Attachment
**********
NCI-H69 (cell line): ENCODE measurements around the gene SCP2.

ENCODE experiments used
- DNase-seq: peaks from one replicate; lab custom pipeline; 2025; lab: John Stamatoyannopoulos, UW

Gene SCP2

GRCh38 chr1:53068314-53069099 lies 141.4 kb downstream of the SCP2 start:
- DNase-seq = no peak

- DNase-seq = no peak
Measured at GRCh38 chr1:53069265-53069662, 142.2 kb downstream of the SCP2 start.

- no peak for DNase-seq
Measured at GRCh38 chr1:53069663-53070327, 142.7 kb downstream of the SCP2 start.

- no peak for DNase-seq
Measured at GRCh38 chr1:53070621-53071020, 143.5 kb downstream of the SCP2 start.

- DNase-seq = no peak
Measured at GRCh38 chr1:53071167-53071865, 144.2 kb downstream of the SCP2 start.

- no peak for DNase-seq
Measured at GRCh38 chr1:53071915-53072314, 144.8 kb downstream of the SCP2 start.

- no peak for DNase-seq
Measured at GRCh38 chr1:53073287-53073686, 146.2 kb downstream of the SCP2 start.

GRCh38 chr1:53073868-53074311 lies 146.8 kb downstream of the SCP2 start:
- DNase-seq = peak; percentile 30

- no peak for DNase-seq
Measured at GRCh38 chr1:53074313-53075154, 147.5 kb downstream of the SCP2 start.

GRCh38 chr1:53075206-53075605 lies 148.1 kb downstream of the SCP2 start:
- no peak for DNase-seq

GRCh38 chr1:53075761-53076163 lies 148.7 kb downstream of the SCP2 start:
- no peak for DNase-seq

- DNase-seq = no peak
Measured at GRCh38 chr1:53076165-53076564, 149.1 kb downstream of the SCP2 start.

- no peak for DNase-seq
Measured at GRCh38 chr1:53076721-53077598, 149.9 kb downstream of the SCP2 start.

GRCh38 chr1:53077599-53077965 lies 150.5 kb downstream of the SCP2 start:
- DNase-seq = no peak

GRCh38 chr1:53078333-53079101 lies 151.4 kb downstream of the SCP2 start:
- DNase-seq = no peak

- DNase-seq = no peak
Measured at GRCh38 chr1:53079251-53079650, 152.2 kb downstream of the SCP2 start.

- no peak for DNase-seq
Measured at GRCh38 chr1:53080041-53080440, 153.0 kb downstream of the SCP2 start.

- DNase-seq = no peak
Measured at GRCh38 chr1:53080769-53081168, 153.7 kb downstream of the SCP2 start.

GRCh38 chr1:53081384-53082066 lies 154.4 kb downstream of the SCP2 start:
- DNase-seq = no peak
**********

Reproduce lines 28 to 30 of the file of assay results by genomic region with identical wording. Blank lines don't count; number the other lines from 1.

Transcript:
Measured at GRCh38 chr1:53076165-53076564, 149.1 kb downstream of the SCP2 start.

- no peak for DNase-seq
Measured at GRCh38 chr1:53076721-53077598, 149.9 kb downstream of the SCP2 start.